You're introducing a new change to your business, be it implementing a new organizational structure or system, or revamping existing processes. The change is expected to increase productivity, reduce cost, and increase employee engagement. Sound familiar? Most of your employees are eager to adopt the new change; however, there are a few people who are adamantly resisting. Why should you spend time engaging these resisters? How can you get them to become adopters, if not proponents of the change?
A recent study¹ looked at how well managers perform in times of organizational change. The study polled employees on the effectiveness of their managers across five key roles: communicator, advocate, coach, liaison, and resistance manager. It showed that managers struggled most with being a resistance manager. Why is that?
For one, the incentives for managers to deal with resisters may be misaligned. Their main priority is to get people on board with the new changes…and fast! Therefore, they may spend most of their time with the people who are eager to adopt the change, leading to a false understanding of how the organization is perceiving and embracing the change. Instead of incentivizing managers to drive speed of adoption, try rewarding them to achieve high adoption rates - and measure progress using pulse surveys. This change will help promote desired behaviors, resulting in more effective resistance management.
Another reason many managers struggle is the desire to avoid confrontation. Depending on the organizational culture, it may be "taboo" for managers to challenge dissenting employees (and vice versa).
Organizations that do not effectively manage resistance will find themselves dealing with a host of problems: suboptimal performance, decreased employee morale, and, if the resisters influence other employees, the change may be rejected all together. Learning to effectively address and manage employee resistance is therefore a critical component to ensuring a successful change effort.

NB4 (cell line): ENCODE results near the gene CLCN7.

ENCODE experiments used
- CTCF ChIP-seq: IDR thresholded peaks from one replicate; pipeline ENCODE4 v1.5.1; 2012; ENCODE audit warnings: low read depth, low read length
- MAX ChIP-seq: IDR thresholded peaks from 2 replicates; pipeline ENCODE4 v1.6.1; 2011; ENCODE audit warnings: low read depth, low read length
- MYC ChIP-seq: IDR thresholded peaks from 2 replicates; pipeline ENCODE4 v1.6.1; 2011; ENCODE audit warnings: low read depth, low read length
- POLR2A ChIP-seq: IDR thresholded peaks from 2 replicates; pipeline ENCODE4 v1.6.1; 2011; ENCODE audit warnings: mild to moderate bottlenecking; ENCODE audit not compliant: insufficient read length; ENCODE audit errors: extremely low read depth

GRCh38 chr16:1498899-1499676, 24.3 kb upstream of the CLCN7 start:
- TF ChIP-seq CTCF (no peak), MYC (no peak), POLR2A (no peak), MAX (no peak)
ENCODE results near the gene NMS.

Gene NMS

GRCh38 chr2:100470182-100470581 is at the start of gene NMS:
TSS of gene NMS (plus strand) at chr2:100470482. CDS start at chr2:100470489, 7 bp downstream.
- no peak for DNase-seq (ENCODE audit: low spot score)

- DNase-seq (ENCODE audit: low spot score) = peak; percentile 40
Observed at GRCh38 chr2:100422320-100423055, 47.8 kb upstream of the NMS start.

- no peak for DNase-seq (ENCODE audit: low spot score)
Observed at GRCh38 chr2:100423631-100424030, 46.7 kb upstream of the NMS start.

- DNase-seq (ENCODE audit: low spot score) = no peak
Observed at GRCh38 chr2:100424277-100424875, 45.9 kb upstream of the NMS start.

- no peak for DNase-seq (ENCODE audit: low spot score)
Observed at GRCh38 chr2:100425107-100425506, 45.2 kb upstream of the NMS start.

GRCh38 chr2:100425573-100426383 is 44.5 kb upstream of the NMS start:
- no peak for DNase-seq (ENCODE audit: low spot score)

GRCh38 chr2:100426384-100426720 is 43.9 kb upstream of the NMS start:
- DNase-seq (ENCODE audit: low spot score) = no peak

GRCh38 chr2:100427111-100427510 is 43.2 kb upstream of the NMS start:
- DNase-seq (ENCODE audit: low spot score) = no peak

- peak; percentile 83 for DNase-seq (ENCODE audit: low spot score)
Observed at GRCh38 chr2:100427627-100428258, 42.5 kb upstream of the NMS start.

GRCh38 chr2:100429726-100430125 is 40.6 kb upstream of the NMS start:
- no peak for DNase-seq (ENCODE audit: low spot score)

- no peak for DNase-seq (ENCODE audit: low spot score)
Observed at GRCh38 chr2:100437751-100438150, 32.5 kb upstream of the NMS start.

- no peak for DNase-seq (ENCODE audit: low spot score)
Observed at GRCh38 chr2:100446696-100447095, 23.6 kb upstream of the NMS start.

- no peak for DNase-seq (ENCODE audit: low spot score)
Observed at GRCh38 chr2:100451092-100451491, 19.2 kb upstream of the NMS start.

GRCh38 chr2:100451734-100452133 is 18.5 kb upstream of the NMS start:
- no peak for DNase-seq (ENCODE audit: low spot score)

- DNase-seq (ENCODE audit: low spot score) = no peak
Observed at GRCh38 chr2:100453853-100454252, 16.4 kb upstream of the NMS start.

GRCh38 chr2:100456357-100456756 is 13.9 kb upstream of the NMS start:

To combat these potential outcomes, managers need to engage resisters, not avoid them. West Monroe has worked with managers in organizations large and small to overcome these hurdles and recommends the following key activities to turn change resisters into change advocates:
Create open forums to discuss change: To be effective at curbing anxiety or mistrust around change, managers need to know the root cause of the resistance. Try creating a forum where employees can openly discuss the impacts change is having on them. Set clear expectations so the forum is productive, not a “pity party.” In this environment, managers can solicit honest feedback from employees and turn insights into action, benefiting both parties. Involvement and honesty can go a long way towards helping employees adopt change.
Set up a diversified change network: When used correctly, change networks are a great asset to any change management initiative. The key in creating a strong change network is to recruit people who represent all stakeholder groups impacted by the change. Varied experiences and relationships to the change will provide your team with a solid representation of the entire organization. If set up successfully, managers will have insight into three key areas: (1) how each identified stakeholder group will be impacted, (2) how different roles are reacting to the change and (3) how to create effective interaction and influence across the organization. Ease for the end user is paramount in any change initiative, and setting up a strong change network can give a manager the information necessary to make it happen.
Make the change relatable: Often, people are resistant to change not because they don't support it, but because they don't fully understand it. Managers need to work hard to acknowledge those defense mechanisms exist and think creatively to work through them. Use terms and explanations of the future state that employees understand and can "sink their teeth into." Once they become aware of what is really changing and understand the expectations, employees can begin to accept and commit to the change.
Managing resistance is critically important to any change initiative. However, as described above, it doesn't always come easy. Involvement, honesty, openness, and relatability are all traits that managers should keep in mind when dealing with resistant employees. A team is only as strong as its largest detractors; invest time to work on your resistance management skills and reap the benefits.
¹"Manager/Supervisor's Role in Change Management." Prosci, n.d. Web. 20 Dec. 2016.